Acknowledging that it is still a major problem, she mentioned Jim Rankin of the Toronto Star – recipient of the UARR Ashok Chandwani media award, alongside Enzo DiMatteo – who has shone a bright light on this issue and underlying the need for there to be transparent data collection, in terms of provision of many services, but particularly police services.
The chief commissioner said the OHRC had just fairly recently taken on the issue of racial profiling. Up until early 2000, it did not deal with such cases instead relying on the Police Complaints Board to take them on.
In 2002, the OHRC started to play a role in enforcing the issues of discrimination and racism around racial profiling. It held an inquiry inviting people to come and talk about the impact of racial profiling and then developed a policy setting out the details of it. The OHRC also subsequently started intervening in cases.
Well-known lawyer, Julian Falconer, who introduced Hall, said the UARR has made an important contribution to society in spite of the federal government’s effort to choke organizations like it.
“Anyone who understands the Urban Alliance on Race Relations understands how they kept the lights on in the darkest of days,” he said.
Falconer said Hall was the first big city mayor to march proudly in the Pride Parade when others refused and has been a champion of social justice, equity and healthy community.
Douglas wants employment equity brought back to the province of Ontario.
Employment equity legislation was passed in December 1993 by the provincial government led by New Democratic Party Premier Bob Rae to address issues of racism and inequality in the workplace.
However, the law was repealed two years later by the majority-winning Ontario Progressive Conservative Party led by Mike Harris.
Alluding to the Sheila Block and Grace-Edward Galabuzzi report, “Canada’s Colour Coded Labour Market,” put out by the Wellesley Institute, she said it is a reminder that inequality continues to grow and that the income of racialized women/women of colour continues to be outstripped by the income of non-racialized men/white men.
She said the gap continues to widen and particularly for racialized immigrant women who experience unacceptable levels of underemployment and unemployment.
“This must change, we must bring employment equity back to Ontario,” said Douglas who leads a sector of more than 230 agencies concerned with immigrant and refugee integration and social and economic inclusion.
She said the federal government has rolled back many years of accomplishments regarding a progressive immigration, citizenship and refugee policy.
“We’ve watched change made to our Citizenship Act and while there was a huge outcry from those of us in the activist community, the rest of Canada has remained so silent that the government has been able to make it more difficult to obtain citizenship while making it a hell of a lot easier to revoke that very same citizenship.”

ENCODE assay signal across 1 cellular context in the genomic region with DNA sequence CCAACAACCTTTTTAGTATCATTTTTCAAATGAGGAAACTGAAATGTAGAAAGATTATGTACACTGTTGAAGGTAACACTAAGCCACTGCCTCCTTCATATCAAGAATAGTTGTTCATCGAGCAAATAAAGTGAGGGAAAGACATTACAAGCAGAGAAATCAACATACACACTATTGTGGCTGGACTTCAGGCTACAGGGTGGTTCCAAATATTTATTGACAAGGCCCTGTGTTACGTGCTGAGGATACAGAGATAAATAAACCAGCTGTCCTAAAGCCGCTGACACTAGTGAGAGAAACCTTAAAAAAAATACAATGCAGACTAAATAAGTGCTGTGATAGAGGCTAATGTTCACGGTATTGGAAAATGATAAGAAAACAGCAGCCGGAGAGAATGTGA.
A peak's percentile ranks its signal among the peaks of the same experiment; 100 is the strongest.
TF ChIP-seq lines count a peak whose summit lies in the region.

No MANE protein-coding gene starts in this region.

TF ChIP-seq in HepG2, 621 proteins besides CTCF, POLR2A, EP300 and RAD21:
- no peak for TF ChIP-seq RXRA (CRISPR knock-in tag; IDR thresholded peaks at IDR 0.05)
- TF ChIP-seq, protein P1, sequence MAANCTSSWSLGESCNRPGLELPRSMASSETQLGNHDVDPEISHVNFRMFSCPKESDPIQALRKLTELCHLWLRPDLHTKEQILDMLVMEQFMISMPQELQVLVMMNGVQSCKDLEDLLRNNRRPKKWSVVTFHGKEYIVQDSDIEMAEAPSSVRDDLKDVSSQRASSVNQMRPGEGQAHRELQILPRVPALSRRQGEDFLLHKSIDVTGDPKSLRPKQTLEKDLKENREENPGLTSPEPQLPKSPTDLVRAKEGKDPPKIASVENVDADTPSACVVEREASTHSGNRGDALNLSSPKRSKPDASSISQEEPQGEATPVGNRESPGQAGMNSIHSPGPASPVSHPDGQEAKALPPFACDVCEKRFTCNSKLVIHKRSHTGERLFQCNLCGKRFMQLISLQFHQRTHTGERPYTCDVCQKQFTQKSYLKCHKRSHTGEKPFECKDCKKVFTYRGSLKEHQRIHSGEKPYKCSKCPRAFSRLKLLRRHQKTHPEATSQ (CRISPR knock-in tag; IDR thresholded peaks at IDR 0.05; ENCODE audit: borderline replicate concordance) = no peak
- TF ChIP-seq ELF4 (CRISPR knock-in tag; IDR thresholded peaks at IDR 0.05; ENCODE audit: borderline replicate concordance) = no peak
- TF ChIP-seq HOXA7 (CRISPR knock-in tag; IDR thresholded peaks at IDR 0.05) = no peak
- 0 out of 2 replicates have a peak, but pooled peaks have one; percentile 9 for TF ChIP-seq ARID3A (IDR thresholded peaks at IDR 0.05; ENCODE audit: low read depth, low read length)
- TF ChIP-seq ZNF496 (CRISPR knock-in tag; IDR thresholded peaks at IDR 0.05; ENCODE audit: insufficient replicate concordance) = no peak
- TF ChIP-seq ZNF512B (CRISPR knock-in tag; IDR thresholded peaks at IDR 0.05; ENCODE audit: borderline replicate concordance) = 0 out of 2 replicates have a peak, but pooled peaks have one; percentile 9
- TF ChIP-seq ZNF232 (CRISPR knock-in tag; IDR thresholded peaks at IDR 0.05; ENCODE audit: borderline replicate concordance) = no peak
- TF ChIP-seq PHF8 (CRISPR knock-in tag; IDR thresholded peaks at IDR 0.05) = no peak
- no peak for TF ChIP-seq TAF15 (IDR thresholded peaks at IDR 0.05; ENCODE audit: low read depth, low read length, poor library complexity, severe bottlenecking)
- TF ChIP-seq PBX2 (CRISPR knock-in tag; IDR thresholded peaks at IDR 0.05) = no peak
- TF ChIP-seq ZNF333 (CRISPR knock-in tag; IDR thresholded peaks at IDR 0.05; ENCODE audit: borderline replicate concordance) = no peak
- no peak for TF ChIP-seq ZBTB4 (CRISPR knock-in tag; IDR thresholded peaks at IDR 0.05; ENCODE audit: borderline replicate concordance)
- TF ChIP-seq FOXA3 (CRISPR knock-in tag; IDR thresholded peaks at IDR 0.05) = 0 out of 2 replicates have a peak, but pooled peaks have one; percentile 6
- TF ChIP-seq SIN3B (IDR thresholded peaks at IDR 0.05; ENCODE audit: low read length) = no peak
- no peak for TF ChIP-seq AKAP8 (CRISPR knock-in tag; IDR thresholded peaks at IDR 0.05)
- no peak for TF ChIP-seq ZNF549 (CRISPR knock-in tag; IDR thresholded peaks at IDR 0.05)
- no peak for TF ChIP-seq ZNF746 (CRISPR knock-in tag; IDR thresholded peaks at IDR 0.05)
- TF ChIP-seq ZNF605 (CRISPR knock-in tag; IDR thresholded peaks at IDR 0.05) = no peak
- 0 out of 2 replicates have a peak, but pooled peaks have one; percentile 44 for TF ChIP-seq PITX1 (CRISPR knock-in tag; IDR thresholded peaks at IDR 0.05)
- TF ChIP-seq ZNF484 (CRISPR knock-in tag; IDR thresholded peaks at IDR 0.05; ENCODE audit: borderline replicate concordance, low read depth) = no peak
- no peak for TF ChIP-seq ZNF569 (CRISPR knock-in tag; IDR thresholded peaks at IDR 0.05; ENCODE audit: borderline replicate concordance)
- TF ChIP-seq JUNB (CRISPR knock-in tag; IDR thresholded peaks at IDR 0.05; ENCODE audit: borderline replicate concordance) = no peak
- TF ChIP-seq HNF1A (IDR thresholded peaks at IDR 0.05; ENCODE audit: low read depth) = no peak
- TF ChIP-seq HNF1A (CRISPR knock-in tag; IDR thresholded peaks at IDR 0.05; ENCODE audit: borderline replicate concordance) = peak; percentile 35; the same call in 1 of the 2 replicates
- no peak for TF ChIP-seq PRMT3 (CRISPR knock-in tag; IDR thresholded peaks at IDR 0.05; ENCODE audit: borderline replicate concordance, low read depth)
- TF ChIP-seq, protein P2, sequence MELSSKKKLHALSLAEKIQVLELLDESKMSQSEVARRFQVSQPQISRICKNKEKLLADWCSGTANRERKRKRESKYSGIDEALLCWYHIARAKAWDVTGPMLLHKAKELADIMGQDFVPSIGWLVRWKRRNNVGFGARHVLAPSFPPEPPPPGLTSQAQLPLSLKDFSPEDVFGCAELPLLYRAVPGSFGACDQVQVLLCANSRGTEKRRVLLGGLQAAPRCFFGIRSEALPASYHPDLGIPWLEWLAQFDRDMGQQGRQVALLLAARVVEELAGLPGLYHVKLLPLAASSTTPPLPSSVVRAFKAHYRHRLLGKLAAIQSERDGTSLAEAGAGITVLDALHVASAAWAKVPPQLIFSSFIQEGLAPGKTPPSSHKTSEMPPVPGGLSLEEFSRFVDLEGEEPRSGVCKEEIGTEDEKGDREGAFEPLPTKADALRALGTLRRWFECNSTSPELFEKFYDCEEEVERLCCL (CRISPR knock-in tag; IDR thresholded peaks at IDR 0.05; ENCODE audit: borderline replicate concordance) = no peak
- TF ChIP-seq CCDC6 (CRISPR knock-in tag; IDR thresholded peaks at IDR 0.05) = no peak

Lloyd McKell, educator, activist and community leader, also received the 2014 UARR race relations award.
He has devoted a lifetime to advancing equity and inclusion for racialized youth and families. He was the executive officer for Student and Community Equity at the Toronto District School Board (TDSB) for over thirty-five years.
In 2007, he led the process for establishing Canada’s first Africentric school and helped establish the Race Relations Advisory Committee of the TDSB.
As co-chair of the Mandela Legacy Committee, he was recently successful in getting the Toronto city council to approve renaming University Avenue as Nelson Mandela Boulevard.
“The idea being floated is that it is important for us to have a collective citizen engagement event that visibly demonstrates our collective celebration of the progress that we have made in human rights and in equity and inclusiveness,” he told those gathered at a Dim sum restaurant for the 39th anniversary and awards dinner of the UARR.
He is proposing that once a year, beginning with the 25th anniversary of Nelson Mandela’s first visit to Canada next year, that there be a freedom walk on Nelson Mandela Boulevard from Front Street to Queen’s Park.
This is something that he hopes will catch on across the country. The former South African president and anti-apartheid icon first came to Canada on June 19, 1990.
“UARR is currently a small organization but we have participated in movements and campaigns, delivered deputations, wrote letters, organized regular forums and participated in many more,” said Gary Pieters, president of the non-profit charitable organization.
“These include policing, judicial diversity, education, community safety, Good Jobs for All, the ceremonial street naming initiative in honour of Nelson Mandela, media bias, callous advertising that injures the image of racialized peoples, employment insurance, gender-based violence prevention, and youth empowerment,” he said.